Despite the harrowing winds that followed Friday night’s severe storms, the Alabama Book Festival seemed to go pretty well yesterday. The festival, which is held on each year on the third Saturday in April in Montgomery’s Old Alabama Town, included readings by recognizable writers like fiction writer Mark Childress and poet Randall Horton, as well as a whole slew of other local and regional favorites. Amos Kennedy was getting there too when I stopped to speak for a minute, he was busy setting up his rig for his posters to hang on.
I took my kids, who are 5 and 2, in the morning to see Eric Litwin, singer of silly-folksy kids’ songs and author of the Pete the Cat books. Litwin, a middle-aged guy with a tuft of curly hair atop his head, took simple songs and a keen ability to mix jokes for the kids and jokes for the adults and built them into an audience participation show that was truly fun for the whole family. Usually, I despise that cliched phrase, but rarely is anything fun for both kids and their parents, but this guy managed it.
For the second year, the festival has reserved some time for young writers, with readings given by a variety of winners of the Letters about Literature competition, the Alabama Writers Forum’s High School Literary Arts Awards (HSLAA), and Poetry Out Loud. Four of my students read some of their poems, along with students from the Alabama School of Fine Arts. My kids and I ate Boomer T’s barbecue while we listened . . . or really while I listened and they played in the grass.
Right after lunchtime, after my wife had come to take our kids off my hands, I went to hear Marc Smirnoff, editor of the Oxford American, talk about his edited collection of music writing. This year has been declared the Year of Alabama Music, and OA‘s most recent music issue was devoted to Alabama musicians, so Smirnoff’s presence at the festival seems like a no-brainer. With a little help of being moderated by writer and singer-songwriter Karren Pell, he kind of stammered through a variety of discussions about Southern culture, Southern music, and music journalism. Smirnoff was clearly a very intelligent guy with a lot of knowledge about the subjects, but it seemed to me that his mind was moving faster than his mouth could, in kind of a where-do-I-start diatribe. He told one intriguing story about how Louis Armstrong played cornet on Jimmy Rodgers’ “Blue Yodel No.9,” which was a testament to how interlinked everything can be in the South.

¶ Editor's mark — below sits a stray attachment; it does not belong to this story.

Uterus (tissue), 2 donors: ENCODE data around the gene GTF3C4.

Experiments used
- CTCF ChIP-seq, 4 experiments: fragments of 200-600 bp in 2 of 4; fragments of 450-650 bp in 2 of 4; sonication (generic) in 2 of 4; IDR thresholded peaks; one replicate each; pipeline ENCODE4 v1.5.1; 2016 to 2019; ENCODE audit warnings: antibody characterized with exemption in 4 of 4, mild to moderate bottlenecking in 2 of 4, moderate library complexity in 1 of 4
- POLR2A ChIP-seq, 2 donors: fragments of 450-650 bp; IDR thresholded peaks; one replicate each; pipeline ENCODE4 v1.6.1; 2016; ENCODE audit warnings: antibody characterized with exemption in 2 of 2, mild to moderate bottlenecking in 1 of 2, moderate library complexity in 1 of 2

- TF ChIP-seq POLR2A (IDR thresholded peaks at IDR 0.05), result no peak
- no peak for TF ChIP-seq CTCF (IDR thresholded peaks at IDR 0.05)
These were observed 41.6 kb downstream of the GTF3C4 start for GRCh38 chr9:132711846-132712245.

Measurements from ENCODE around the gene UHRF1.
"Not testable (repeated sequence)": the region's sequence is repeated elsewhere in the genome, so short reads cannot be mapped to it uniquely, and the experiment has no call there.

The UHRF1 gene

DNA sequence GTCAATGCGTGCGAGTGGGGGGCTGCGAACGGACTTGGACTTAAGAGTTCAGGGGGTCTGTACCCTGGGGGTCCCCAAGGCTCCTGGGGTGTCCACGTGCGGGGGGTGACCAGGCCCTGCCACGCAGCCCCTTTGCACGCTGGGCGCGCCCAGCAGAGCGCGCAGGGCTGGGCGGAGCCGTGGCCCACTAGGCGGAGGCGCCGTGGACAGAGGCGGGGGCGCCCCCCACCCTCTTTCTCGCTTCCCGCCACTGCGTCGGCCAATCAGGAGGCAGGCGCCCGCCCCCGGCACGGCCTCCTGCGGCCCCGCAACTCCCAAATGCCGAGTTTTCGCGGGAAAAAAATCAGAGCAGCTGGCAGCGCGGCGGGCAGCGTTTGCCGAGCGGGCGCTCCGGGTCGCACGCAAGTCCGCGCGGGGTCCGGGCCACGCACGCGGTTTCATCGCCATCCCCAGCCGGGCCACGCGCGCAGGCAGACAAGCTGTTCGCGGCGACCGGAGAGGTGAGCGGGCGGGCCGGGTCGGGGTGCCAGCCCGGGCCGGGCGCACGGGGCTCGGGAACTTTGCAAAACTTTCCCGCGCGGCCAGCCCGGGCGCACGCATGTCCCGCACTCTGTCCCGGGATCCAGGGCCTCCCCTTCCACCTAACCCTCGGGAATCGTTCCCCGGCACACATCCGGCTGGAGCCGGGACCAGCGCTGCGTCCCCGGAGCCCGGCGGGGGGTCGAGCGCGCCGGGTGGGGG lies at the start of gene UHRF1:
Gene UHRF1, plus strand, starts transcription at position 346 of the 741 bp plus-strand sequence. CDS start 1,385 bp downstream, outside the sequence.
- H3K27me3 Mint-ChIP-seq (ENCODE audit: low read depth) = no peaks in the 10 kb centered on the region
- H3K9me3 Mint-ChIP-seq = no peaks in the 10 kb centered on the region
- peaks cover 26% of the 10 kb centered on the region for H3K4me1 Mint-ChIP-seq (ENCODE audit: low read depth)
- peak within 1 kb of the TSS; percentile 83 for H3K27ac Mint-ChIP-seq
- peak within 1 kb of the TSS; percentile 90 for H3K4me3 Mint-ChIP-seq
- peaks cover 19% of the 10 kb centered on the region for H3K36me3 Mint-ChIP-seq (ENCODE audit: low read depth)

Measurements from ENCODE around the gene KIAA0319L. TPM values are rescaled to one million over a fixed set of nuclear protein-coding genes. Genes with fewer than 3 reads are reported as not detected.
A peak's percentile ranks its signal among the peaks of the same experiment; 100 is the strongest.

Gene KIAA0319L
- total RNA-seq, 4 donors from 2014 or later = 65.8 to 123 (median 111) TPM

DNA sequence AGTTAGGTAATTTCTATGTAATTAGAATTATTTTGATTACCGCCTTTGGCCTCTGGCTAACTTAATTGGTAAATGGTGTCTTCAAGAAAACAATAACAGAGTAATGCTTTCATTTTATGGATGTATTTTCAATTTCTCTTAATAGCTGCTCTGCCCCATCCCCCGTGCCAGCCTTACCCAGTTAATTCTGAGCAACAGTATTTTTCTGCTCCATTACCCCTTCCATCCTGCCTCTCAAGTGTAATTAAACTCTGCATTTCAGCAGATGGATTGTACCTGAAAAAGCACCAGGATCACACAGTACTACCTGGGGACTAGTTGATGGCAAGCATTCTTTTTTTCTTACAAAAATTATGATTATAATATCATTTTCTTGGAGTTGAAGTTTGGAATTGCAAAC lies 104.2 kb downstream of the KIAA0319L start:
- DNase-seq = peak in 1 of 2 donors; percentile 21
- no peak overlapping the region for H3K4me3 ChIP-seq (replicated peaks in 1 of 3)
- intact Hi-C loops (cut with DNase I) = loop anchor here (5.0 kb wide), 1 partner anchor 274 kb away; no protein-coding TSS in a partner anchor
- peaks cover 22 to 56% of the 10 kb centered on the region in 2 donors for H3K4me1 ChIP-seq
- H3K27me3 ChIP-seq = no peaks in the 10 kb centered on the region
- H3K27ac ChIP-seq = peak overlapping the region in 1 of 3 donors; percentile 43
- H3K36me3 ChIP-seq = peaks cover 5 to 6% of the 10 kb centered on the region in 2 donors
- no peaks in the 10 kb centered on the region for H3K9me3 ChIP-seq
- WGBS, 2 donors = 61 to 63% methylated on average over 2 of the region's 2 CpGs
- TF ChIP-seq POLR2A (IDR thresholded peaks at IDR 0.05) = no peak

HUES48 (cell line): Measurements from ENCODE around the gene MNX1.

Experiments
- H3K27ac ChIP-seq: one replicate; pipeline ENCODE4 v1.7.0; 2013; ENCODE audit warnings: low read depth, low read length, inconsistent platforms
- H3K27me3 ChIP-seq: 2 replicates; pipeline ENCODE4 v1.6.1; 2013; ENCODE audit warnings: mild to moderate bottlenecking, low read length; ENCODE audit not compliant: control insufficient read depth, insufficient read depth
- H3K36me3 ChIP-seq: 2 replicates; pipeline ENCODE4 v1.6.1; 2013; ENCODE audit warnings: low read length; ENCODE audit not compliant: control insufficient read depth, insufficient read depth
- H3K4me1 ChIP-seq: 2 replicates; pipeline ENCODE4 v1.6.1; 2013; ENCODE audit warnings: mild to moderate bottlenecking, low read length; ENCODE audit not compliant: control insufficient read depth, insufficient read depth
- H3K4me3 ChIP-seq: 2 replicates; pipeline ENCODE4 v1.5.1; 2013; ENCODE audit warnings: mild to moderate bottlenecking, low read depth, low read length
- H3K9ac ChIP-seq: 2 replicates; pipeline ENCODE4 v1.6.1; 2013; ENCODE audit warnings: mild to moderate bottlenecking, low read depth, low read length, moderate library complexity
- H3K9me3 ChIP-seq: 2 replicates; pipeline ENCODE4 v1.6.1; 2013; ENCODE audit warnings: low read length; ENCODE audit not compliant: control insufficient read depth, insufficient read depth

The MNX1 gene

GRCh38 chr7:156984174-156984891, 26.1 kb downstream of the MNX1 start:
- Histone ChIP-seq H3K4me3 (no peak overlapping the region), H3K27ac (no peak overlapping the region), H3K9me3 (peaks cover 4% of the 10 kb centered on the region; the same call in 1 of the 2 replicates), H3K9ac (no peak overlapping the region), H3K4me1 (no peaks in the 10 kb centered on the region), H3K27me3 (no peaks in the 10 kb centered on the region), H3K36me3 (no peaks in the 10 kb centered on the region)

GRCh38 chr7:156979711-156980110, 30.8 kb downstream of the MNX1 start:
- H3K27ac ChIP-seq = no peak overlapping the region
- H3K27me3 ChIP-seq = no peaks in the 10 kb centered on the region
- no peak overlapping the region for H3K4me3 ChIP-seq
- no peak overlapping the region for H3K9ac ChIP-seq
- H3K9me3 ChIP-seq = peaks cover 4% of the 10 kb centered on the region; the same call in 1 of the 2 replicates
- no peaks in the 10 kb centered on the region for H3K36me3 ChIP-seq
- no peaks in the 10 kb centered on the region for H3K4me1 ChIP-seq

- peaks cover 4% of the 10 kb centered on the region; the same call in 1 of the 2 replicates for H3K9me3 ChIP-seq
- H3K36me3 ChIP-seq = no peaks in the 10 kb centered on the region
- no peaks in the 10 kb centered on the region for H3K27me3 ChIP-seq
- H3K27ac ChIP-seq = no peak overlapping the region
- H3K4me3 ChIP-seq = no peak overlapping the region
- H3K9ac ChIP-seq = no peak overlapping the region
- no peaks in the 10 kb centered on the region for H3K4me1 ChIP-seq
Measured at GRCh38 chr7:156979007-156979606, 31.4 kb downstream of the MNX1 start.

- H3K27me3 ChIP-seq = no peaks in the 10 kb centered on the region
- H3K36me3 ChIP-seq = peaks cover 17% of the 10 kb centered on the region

Right after that, Sonia Sanchez’s reading was one I had really been waiting for. I had never realized how tiny Sanchez is, but she made up for it in stature. She meshed storytelling and poetry and conversation so well that the half-hour flew by. What struck about her talk was that she approached “things” in kind of the same way that Mark Doty does in Still Life with Oysters and Lemon, as she talked about particular items that she had owned — a watch and a shawl — which had special significance to her because of links to her father’s life, but what was more important was realizing that losing them did not cause her to lose the memories that are attached to them; she told the audience, what to understand about a “thing” is knowing when it’s time to give it up.
After Sonia Sanchez’s reading, I chatted with a few people and then headed out. I had to chaperone our school’s prom, too, so some rest was in order . . .